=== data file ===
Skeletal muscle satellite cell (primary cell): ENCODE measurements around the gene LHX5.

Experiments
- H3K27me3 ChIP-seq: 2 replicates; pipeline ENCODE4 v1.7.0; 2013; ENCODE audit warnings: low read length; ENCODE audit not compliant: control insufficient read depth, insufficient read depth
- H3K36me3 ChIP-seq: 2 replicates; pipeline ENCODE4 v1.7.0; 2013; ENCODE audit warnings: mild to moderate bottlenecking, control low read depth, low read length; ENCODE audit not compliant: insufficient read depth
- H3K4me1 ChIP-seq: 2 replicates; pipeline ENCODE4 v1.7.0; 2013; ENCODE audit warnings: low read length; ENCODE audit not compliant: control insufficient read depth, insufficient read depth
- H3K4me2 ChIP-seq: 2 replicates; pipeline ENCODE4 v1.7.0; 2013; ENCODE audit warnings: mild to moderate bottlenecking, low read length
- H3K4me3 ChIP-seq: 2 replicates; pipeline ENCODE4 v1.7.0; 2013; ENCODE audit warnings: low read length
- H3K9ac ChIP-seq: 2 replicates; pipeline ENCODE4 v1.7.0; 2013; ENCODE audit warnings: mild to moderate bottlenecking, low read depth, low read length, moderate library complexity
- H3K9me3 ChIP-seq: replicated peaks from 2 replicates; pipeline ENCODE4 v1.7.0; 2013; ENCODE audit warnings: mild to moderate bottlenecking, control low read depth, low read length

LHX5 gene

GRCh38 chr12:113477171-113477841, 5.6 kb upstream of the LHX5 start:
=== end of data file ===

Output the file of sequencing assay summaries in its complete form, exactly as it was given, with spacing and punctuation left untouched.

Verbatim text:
Skeletal muscle satellite cell (primary cell): ENCODE measurements around the gene LHX5.

Experiments
- H3K27me3 ChIP-seq: 2 replicates; pipeline ENCODE4 v1.7.0; 2013; ENCODE audit warnings: low read length; ENCODE audit not compliant: control insufficient read depth, insufficient read depth
- H3K36me3 ChIP-seq: 2 replicates; pipeline ENCODE4 v1.7.0; 2013; ENCODE audit warnings: mild to moderate bottlenecking, control low read depth, low read length; ENCODE audit not compliant: insufficient read depth
- H3K4me1 ChIP-seq: 2 replicates; pipeline ENCODE4 v1.7.0; 2013; ENCODE audit warnings: low read length; ENCODE audit not compliant: control insufficient read depth, insufficient read depth
- H3K4me2 ChIP-seq: 2 replicates; pipeline ENCODE4 v1.7.0; 2013; ENCODE audit warnings: mild to moderate bottlenecking, low read length
- H3K4me3 ChIP-seq: 2 replicates; pipeline ENCODE4 v1.7.0; 2013; ENCODE audit warnings: low read length
- H3K9ac ChIP-seq: 2 replicates; pipeline ENCODE4 v1.7.0; 2013; ENCODE audit warnings: mild to moderate bottlenecking, low read depth, low read length, moderate library complexity
- H3K9me3 ChIP-seq: replicated peaks from 2 replicates; pipeline ENCODE4 v1.7.0; 2013; ENCODE audit warnings: mild to moderate bottlenecking, control low read depth, low read length

LHX5 gene

GRCh38 chr12:113477171-113477841, 5.6 kb upstream of the LHX5 start: